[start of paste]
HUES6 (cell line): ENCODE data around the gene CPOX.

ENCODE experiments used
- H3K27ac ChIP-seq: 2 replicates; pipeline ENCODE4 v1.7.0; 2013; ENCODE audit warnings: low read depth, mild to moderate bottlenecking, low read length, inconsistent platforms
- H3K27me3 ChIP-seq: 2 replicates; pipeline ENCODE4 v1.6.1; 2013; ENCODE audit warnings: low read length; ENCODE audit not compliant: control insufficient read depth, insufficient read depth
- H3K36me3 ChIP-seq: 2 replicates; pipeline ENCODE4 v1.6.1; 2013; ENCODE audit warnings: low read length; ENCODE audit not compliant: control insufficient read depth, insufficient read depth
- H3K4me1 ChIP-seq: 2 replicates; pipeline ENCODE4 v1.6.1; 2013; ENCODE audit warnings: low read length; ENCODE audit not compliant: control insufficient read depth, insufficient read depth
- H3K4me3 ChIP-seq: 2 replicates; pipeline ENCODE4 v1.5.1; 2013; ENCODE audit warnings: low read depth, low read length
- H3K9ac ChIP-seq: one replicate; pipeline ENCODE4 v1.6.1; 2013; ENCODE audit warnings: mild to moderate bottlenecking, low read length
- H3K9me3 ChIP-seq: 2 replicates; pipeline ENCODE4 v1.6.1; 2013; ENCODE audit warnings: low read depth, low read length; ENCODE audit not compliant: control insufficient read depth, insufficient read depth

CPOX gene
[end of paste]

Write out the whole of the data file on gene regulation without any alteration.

HUES6 (cell line): ENCODE data around the gene CPOX.

ENCODE experiments used
- H3K27ac ChIP-seq: 2 replicates; pipeline ENCODE4 v1.7.0; 2013; ENCODE audit warnings: low read depth, mild to moderate bottlenecking, low read length, inconsistent platforms
- H3K27me3 ChIP-seq: 2 replicates; pipeline ENCODE4 v1.6.1; 2013; ENCODE audit warnings: low read length; ENCODE audit not compliant: control insufficient read depth, insufficient read depth
- H3K36me3 ChIP-seq: 2 replicates; pipeline ENCODE4 v1.6.1; 2013; ENCODE audit warnings: low read length; ENCODE audit not compliant: control insufficient read depth, insufficient read depth
- H3K4me1 ChIP-seq: 2 replicates; pipeline ENCODE4 v1.6.1; 2013; ENCODE audit warnings: low read length; ENCODE audit not compliant: control insufficient read depth, insufficient read depth
- H3K4me3 ChIP-seq: 2 replicates; pipeline ENCODE4 v1.5.1; 2013; ENCODE audit warnings: low read depth, low read length
- H3K9ac ChIP-seq: one replicate; pipeline ENCODE4 v1.6.1; 2013; ENCODE audit warnings: mild to moderate bottlenecking, low read length
- H3K9me3 ChIP-seq: 2 replicates; pipeline ENCODE4 v1.6.1; 2013; ENCODE audit warnings: low read depth, low read length; ENCODE audit not compliant: control insufficient read depth, insufficient read depth

CPOX gene